Subject(s)
COVID-19 , SARS-CoV-2 , COVID-19/diagnosis , DNA Primers/genetics , High-Throughput Screening Assays , Humans , SARS-CoV-2/genetics
15.
Molecules ; 27(5)2022 Mar 07.
Article in English | MEDLINE | ID: covidwho-1732132

ABSTRACT

The COVID-19 pandemic has led to the search for new molecules with antiviral activity against SARS-CoV-2. The entry of the virus into the cell is one of the main targets for inhibiting SARS-CoV-2 infection. Natural products are an important source of new therapeutic alternatives against diseases. Pseudotyped viruses allow the study of SARS-CoV-2 viral entry inhibitors, and due to their simplicity, they allow the screening of a large number of antiviral candidates in Biosafety Level 2 facilities. We used pseudotyped HIV-1 with the D614G SARS-CoV-2 spike glycoprotein to test its ability to infect ACE2-expressing HEK 293T cells in the presence of diverse natural products, including 21 plant extracts, 7 essential oils, and 13 compounds from plants and fungi. The 50% cytotoxic concentration (CC50) was evaluated using the resazurin method. From these analyses, we determined the inhibitory activity of the extract of Stachytarpheta cayennensis, which had a half-maximal inhibitory concentration (IC50) of 91.65 µg/mL, a CC50 of 693.5 µg/mL, and a selectivity index (SI) of 7.57, indicating its potential use as an inhibitor of SARS-CoV-2 entry. Moreover, our work indicates the usefulness of the pseudotyped-virus system in the screening of SARS-CoV-2 entry inhibitors.


Subject(s)
Antiviral Agents/pharmacology , Biological Products/chemistry , Virus Internalization/drug effects , Actinobacteria/chemistry , Actinobacteria/metabolism , Angiotensin-Converting Enzyme 2/genetics , Angiotensin-Converting Enzyme 2/metabolism , Antiviral Agents/chemistry , Antiviral Agents/metabolism , Antiviral Agents/therapeutic use , Biological Products/metabolism , Biological Products/pharmacology , Biological Products/therapeutic use , COVID-19/drug therapy , COVID-19/virology , HEK293 Cells , High-Throughput Screening Assays/methods , Humans , Oils, Volatile/chemistry , Oils, Volatile/pharmacology , Oils, Volatile/therapeutic use , Plant Extracts/chemistry , Plant Extracts/metabolism , Plant Extracts/pharmacology , SARS-CoV-2/isolation & purification , SARS-CoV-2/physiology , Spike Glycoprotein, Coronavirus/antagonists & inhibitors , Spike Glycoprotein, Coronavirus/metabolism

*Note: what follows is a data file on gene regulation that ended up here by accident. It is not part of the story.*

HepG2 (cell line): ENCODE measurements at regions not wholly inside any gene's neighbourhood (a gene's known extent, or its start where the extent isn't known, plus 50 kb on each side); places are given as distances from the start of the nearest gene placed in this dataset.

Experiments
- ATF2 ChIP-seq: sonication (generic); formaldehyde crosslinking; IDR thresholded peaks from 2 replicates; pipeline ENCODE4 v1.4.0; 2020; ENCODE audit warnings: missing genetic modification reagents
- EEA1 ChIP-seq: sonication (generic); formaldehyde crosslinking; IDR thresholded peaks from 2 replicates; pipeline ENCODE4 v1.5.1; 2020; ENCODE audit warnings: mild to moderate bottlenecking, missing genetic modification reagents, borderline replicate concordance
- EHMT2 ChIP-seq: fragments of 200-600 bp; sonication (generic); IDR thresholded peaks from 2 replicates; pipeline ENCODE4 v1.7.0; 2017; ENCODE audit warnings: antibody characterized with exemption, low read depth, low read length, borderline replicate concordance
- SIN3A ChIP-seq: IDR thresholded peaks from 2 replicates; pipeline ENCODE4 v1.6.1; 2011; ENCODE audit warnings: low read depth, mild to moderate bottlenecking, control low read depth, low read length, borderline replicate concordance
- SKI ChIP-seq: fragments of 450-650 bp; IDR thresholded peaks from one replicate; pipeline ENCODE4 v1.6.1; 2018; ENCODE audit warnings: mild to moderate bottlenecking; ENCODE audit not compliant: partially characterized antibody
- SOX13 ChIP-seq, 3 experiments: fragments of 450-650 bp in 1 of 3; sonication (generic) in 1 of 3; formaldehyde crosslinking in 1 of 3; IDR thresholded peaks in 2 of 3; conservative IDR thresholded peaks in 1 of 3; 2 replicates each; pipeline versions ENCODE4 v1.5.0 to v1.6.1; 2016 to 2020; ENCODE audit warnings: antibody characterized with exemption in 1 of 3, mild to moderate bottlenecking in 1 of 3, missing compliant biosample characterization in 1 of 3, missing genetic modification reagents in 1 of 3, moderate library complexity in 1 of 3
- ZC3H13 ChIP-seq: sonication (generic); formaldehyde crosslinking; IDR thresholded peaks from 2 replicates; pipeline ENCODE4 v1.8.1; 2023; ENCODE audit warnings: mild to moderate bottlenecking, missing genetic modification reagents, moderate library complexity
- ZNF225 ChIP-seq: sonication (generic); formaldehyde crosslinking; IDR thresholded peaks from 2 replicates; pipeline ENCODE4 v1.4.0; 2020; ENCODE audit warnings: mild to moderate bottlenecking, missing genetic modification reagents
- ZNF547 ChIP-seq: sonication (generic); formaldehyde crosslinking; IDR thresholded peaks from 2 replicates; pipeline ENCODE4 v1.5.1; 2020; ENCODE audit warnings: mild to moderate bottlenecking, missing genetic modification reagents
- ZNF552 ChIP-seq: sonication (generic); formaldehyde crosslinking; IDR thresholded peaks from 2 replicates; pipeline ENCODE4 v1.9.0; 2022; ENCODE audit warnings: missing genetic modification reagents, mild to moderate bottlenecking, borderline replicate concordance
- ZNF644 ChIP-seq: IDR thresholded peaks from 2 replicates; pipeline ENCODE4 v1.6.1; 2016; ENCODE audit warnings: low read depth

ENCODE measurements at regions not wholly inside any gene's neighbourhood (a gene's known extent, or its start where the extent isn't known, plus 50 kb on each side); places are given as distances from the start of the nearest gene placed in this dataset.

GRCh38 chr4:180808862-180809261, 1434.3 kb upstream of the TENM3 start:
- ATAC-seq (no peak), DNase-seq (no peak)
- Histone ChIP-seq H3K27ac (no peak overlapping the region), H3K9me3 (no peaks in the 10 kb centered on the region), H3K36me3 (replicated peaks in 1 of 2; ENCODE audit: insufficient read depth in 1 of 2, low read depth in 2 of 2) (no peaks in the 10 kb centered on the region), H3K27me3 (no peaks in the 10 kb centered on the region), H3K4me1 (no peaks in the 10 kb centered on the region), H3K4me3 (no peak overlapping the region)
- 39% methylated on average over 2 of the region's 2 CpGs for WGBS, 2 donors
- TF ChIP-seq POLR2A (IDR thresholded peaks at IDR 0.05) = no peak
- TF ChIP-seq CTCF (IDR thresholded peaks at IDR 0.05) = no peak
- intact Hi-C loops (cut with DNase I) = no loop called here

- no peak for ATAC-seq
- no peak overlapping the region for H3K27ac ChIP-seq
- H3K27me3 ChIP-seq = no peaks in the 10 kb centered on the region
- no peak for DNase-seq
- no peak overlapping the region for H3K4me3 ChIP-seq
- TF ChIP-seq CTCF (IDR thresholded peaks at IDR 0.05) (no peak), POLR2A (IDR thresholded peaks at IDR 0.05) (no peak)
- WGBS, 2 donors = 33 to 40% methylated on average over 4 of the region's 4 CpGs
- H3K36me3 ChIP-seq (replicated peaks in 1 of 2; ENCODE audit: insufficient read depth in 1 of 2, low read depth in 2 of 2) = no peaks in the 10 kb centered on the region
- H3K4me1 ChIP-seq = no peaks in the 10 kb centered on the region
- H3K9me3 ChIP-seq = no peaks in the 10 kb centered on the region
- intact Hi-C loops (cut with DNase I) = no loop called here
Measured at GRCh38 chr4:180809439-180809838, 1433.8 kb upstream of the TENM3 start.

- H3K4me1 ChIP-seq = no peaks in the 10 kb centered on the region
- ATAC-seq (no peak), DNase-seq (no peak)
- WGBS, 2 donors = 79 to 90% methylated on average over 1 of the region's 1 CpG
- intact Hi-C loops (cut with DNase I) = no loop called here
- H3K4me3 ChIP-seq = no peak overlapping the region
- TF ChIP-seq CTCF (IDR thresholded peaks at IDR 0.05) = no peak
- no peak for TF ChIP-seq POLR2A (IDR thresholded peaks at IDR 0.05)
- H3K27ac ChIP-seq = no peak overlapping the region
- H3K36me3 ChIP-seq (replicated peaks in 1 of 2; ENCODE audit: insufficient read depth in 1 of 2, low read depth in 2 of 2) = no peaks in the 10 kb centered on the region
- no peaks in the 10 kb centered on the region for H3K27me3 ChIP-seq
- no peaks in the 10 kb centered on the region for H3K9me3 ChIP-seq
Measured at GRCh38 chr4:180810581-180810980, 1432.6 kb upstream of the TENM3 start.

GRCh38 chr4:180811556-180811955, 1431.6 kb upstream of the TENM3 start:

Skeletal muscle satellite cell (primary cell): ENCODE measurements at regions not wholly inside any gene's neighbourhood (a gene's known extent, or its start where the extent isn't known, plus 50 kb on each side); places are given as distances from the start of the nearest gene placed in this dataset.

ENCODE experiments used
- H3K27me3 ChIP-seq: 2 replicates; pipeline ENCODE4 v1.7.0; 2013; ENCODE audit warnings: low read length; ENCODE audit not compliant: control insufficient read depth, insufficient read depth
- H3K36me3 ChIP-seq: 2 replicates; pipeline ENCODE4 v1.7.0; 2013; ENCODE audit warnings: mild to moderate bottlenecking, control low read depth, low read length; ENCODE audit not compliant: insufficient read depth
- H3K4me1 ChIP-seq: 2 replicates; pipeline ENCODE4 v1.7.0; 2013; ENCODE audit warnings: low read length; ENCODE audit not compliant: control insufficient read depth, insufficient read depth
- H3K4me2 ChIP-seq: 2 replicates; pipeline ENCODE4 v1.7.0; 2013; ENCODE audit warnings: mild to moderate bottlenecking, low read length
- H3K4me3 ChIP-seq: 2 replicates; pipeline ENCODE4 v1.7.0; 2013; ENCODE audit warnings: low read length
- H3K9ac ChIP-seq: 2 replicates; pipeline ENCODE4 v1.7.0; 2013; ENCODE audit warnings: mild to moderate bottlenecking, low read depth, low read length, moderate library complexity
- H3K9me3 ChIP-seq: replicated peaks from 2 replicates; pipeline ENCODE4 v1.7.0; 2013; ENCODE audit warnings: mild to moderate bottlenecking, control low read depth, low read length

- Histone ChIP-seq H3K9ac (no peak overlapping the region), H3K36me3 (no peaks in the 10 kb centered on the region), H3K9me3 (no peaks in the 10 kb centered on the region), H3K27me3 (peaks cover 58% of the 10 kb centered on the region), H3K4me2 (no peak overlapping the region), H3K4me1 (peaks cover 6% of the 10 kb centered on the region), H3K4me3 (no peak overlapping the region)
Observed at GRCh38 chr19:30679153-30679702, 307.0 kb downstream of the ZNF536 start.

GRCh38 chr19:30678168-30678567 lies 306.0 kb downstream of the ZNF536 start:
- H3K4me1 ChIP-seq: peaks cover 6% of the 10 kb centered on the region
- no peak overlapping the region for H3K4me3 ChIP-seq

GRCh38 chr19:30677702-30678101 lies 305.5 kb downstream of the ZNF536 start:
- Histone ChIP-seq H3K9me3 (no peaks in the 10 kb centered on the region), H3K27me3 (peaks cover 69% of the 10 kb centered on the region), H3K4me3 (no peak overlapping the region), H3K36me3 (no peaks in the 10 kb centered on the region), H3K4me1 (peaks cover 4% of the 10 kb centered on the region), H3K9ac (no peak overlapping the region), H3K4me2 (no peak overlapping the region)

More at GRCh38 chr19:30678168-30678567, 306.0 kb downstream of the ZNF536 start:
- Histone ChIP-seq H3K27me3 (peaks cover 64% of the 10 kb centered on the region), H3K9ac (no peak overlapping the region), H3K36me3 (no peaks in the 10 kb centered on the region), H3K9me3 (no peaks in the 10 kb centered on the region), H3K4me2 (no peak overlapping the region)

16.
Chem Pharm Bull (Tokyo) ; 70(3): 199-201, 2022 Mar 01.
Article in English | MEDLINE | ID: covidwho-1714684

ABSTRACT

MS is a powerful methodology for chemical screening to directly quantify substrates and products of enzymes, but its low throughput has been an issue. Recently, an acoustic liquid-handling apparatus (Echo®) used for rapid nano-dispensing has been coupled to a high-sensitivity mass spectrometer to create the Echo® MS system, and we applied this system to screening of severe acute respiratory syndrome coronavirus 2 (SARS-CoV-2) 3CL protease inhibitors. Primary screening of 32033 chemical samples was completed in 12 h. Among the hits showing selective, dose-dependent 3CL-inhibitory activity, 8 compounds showed antiviral activity in cell-based assay.


Subject(s)